“What you can buy in a bottle doesn’t come close to providing you with the wealth of benefits that come automatically when those nutrients are present in the form of food,” said Linda Van Horn, a research nutritionist at Northwestern University in Chicago. Nutrition advice, though, is never quite as simple as “take your vitamins” or even “don’t take your vitamins.” And further complicating matters, the answer isn’t the same for everybody. Much of the recent criticism of vitamins has revolved around megadoses, which can be 10, 20, even 30 times stronger than the amount recommended for the daily diet. But even multivitamins, which typically contain the recommended daily intake of a host of nutrients, are not universally accepted by nutritionists.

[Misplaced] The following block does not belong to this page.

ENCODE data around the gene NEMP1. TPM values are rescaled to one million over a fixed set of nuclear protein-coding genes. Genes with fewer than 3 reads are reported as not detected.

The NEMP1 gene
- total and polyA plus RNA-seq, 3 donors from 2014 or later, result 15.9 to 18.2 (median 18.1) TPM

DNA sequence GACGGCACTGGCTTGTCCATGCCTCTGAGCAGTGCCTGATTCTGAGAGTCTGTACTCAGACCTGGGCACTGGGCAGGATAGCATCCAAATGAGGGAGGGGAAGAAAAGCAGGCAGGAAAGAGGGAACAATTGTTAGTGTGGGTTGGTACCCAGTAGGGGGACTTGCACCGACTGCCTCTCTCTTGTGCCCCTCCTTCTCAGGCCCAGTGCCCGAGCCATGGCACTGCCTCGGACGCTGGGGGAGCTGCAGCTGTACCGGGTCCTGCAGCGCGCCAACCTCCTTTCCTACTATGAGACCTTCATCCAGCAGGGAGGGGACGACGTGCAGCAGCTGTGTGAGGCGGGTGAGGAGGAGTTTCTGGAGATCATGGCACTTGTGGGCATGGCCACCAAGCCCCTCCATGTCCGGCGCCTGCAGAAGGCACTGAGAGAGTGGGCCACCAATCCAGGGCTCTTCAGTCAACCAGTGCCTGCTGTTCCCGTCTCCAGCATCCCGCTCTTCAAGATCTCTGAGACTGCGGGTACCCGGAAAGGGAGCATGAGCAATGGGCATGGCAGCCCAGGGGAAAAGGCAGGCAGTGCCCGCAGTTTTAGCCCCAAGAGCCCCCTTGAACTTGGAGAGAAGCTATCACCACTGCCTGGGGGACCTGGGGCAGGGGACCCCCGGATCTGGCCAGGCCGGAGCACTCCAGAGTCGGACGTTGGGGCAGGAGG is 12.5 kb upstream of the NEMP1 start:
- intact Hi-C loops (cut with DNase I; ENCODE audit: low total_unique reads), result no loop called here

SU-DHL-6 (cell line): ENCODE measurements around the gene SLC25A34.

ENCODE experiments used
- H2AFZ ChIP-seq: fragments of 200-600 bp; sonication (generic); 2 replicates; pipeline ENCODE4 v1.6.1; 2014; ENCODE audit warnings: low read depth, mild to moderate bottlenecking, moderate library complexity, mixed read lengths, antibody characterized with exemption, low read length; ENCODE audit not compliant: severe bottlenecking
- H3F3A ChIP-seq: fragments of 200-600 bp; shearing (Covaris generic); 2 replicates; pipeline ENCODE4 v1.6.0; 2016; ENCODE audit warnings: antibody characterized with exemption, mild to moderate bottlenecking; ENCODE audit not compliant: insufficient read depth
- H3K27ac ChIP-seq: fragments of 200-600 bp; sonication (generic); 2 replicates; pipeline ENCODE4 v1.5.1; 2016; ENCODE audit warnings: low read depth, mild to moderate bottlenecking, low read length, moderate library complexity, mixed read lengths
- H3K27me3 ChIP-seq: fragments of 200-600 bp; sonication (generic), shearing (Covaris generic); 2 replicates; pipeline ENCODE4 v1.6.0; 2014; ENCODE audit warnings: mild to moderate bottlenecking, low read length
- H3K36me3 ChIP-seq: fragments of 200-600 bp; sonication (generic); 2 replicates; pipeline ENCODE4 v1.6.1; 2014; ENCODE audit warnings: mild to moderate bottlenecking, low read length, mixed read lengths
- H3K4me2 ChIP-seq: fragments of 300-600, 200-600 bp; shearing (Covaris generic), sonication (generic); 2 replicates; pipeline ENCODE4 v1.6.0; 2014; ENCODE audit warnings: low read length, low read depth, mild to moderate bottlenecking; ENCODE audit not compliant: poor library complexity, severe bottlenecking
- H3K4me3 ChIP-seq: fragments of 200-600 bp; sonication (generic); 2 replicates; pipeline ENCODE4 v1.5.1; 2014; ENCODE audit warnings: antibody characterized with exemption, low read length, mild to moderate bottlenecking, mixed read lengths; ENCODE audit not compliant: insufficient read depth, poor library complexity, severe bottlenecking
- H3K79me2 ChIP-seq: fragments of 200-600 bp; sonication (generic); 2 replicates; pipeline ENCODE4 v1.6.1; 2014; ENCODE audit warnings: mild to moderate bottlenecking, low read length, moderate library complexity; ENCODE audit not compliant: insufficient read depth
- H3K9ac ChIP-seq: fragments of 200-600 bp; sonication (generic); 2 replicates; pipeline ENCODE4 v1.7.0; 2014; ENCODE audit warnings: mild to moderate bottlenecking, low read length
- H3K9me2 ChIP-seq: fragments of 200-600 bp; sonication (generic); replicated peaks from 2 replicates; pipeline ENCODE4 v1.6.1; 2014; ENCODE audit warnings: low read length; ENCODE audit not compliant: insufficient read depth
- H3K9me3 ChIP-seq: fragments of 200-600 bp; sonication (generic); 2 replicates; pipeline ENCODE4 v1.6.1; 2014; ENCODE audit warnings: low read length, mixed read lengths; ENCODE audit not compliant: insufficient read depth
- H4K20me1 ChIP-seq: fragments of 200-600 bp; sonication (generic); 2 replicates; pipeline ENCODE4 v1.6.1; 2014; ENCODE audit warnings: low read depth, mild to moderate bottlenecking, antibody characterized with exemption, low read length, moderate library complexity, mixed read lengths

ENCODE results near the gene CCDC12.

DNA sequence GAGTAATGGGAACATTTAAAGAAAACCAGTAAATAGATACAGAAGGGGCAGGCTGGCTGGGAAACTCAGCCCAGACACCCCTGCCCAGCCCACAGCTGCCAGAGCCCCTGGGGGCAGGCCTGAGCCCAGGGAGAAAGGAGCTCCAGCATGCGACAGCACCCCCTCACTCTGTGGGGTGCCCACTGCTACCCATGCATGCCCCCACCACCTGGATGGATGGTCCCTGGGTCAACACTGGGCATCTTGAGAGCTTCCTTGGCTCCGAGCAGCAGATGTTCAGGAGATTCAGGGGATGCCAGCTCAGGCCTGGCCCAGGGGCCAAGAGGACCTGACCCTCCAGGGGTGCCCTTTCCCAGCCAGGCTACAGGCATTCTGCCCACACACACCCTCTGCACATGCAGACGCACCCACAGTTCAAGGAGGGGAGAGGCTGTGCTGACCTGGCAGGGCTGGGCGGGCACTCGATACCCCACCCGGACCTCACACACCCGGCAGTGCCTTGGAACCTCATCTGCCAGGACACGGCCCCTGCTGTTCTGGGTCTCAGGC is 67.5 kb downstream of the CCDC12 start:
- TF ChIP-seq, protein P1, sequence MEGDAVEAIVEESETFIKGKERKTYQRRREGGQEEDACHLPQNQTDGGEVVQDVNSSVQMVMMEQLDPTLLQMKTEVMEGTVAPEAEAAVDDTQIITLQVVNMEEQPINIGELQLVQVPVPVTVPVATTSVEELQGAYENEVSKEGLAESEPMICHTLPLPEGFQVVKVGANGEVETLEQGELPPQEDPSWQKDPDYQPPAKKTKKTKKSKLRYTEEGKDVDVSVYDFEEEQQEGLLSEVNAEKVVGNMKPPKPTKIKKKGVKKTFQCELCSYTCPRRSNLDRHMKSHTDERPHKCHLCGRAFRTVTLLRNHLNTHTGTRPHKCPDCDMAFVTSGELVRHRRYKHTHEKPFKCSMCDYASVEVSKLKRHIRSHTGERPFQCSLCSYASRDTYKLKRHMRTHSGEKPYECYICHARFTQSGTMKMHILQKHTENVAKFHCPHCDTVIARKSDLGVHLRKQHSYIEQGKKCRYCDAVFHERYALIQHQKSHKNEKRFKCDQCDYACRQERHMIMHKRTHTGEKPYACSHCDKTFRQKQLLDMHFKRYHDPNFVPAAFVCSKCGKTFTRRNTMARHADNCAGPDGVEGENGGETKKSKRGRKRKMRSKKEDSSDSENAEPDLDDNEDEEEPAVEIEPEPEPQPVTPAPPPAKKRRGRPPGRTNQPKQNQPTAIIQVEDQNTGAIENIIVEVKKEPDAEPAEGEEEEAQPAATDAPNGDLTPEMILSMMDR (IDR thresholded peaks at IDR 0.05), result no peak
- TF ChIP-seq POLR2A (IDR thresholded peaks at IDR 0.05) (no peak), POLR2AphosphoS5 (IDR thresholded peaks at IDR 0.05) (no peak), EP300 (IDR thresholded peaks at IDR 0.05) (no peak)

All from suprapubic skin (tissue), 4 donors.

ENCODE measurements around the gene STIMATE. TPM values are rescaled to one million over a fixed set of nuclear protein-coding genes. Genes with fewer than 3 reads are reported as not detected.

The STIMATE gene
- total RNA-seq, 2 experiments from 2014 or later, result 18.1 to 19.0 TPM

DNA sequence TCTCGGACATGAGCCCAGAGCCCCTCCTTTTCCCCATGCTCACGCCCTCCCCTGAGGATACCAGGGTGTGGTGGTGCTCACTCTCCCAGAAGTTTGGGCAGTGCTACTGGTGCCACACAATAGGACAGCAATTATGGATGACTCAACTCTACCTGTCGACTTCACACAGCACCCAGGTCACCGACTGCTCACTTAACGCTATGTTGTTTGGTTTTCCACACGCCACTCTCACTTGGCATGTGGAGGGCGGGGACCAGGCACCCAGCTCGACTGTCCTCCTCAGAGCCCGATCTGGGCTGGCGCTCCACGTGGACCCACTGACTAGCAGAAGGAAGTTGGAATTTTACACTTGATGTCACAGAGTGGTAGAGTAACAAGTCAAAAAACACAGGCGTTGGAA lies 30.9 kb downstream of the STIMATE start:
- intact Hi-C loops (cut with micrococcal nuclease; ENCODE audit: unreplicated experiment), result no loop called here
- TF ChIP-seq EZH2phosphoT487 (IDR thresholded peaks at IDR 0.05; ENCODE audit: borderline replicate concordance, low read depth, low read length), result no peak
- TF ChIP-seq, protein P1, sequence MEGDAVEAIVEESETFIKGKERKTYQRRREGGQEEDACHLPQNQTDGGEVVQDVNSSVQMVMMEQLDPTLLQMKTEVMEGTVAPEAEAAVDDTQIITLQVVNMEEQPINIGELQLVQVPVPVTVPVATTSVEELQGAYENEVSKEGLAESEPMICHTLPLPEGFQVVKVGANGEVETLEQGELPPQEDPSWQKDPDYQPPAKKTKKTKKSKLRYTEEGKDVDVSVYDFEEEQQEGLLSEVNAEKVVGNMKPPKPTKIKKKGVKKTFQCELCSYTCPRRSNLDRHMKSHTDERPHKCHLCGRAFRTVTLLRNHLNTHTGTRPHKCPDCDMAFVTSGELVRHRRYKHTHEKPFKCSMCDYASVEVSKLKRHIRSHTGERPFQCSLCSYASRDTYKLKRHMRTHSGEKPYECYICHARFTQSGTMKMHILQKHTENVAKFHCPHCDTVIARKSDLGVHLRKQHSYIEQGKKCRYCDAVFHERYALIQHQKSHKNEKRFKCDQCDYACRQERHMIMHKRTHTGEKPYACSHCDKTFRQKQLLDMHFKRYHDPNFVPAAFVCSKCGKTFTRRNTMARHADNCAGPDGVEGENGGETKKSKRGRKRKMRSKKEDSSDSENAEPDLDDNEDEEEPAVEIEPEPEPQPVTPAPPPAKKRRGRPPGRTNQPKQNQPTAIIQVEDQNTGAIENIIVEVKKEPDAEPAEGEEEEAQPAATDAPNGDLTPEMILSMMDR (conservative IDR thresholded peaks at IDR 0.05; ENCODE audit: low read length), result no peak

Alice Lichtenstein, a professor at Tufts University’s Friedman School of Nutrition, said there is no evidence that multivitamins are hazardous – but she said there’s also no compelling proof that they do much. Other experts believe multivitamins can help restore nutritional equilibrium to a defective diet. “If you look at what people eat, and there have been many national surveys to look at levels of nutrients and foods, there is a lot of deficiency,” said Dr. Meir Stampfer, a professor of epidemiology and nutrition at the Harvard School of Public Health. “We’re not talking about people with scurvy or rickets, but there are nutrients that large, substantial portions of the population are not getting,” he said, including vitamins B12 and D. And for some people whose extreme poverty keeps them from eating well, supplements can be lifesavers.